“What are you going to miss the most about your time abroad?”
That question should be at least slightly difficult, considering all of the places, people and experiences I have had the pleasure of knowing over the last four months. But it’s not a hard question. In fact it’s not just easy, it’s a no brainer.
It’s the food.
As I sit in the same cafe where I wrote my first FoxTales post, I can’t help but think about how far I’ve come this semester (literally), and yet, I’m literally right back where I started.
My first post was dedicated to Italian culture, and my last will be just the same. There’s a reason Italians are known for having the best food in the entire world. It’s because it’s true. There’s a reason they advertise “slow food” to the American tourists. There’s a reason there’s no such thing as “fast food” in Italy. It’s because it doesn’t exist. It doesn’t make sense. Why should food be fast? We absolutely NEED food to nourish our bodies, so we might as well put all of the tender love and care we can into it, right?
American’s have not yet seemed to grasp the concept that meals should not be an inconvenience. It shouldn’t be a salad on the go to save calories and a few bucks. It should be planned, prepared, and enjoyed. That’s why food is what I will miss the most about Italy, because the concept of “food” is totally different in America.
Italians look at a steaming pan of four cheese truffle gnocchi with delight and indulgence, not as a gooey plate of hot calories they’ll have to run off at the gym later. It’ll come off naturally from walking to the market, or up the endless stairs in their two hundred year old flats. Italians don’t limit themselves, because they don’t have to. They don’t binge on junk food late at night because they don’t feel the need, their afternoon gelato satisfies that craving.
From the cheeses and the homemade pasta to the way the butcher knows my name and makes every one of my sandwiches as if it was the first, last, and best sandwich he will ever make, these are things I will crave back in the states. “Made with love,” he says every time as he hands it over the counter to me. It’s because it is.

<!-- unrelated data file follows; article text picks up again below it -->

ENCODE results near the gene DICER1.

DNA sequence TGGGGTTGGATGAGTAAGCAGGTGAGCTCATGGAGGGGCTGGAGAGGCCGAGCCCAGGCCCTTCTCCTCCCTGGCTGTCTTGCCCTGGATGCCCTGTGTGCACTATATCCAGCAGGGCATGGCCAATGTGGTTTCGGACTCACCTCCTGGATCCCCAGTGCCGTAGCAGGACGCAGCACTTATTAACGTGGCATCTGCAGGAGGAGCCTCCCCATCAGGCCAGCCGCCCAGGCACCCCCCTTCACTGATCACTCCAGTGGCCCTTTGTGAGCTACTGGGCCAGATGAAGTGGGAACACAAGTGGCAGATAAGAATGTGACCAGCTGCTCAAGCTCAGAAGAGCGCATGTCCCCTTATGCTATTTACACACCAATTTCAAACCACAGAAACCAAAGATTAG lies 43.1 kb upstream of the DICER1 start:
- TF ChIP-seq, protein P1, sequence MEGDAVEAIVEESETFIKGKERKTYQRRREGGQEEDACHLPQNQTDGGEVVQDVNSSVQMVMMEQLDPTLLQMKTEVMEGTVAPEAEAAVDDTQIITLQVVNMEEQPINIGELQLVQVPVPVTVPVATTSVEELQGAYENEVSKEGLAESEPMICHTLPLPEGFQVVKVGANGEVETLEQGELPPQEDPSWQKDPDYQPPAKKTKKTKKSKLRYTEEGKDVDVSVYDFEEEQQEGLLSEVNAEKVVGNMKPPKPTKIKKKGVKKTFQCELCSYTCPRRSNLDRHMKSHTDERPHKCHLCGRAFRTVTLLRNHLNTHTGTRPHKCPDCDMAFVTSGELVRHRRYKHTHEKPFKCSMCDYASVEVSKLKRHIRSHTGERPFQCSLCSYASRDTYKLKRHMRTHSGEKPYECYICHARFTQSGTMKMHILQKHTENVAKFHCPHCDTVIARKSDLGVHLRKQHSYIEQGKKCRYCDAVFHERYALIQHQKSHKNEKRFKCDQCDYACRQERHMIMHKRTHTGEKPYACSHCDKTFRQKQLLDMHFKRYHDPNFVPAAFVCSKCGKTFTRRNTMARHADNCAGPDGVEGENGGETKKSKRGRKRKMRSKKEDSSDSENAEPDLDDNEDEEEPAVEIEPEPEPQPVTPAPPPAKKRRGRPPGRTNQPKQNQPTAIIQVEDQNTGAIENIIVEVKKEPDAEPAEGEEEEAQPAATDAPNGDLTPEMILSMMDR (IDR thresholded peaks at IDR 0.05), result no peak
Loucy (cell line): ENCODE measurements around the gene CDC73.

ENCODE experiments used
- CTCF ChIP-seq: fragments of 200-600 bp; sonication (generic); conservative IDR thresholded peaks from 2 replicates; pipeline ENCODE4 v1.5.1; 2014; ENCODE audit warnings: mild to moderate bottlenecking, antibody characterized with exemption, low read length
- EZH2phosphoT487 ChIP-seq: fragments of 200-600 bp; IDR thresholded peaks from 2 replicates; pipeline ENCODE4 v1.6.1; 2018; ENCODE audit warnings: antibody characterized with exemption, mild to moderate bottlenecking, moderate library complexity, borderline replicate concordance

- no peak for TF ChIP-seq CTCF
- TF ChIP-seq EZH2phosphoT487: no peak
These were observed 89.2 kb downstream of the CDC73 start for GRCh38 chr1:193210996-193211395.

To Italians, food is love. There’s a reason Italian mothers cook enough food to feed the Philadelphia Eagles every Sunday. It’s because nothing gives them more joy than full hearts and full bellies, and good conversation. At Italian dinners there is nothing but food, wine, and conversation, which is the way it should be and always has been.
As a self proclaimed “foodie”, amazing meals are something I have appreciated my entire life. From a young age, my parents, who are also adventurous eaters, have encouraged me to try everything that is put in front of me—because statistics show, it’s usually delicious. But, out of everything I’ve tried, I have never experienced food like Italian cuisine. Everything from the coffee, appetizers, primi piatti, secondi, and dolci is simple, thought out, and precisely made to please even the pickiest of eaters. As I prepare for my return to the states, I think about how I will never balk at a long line for an amazing sandwich at a deli ever again, or a wait at a restaurant with fresh ingredients and amazing, personalized dishes. All food should be slow food, and all food should be enjoyed. Enough of “fast food”, who needs efficiency over quality? Because if there’s any thing my meals out abroad have taught me, it’s that if you don’t enjoy the experience, you are just eating, and what fun is that?
So if you study abroad or are planning on studying abroad, eat the food. Eat and savor all that you can. The McCann Gym will still be open next semester.
While college students prepare and cram for finals over the next few weeks, I will be making homemade gnocchi, consuming all the pecorino cheese I can, and finishing my four month quest for the world’s best panini…and maybe doing some studying in between.
I’ll see you soon Marist, with Rossi’s Deli in hand.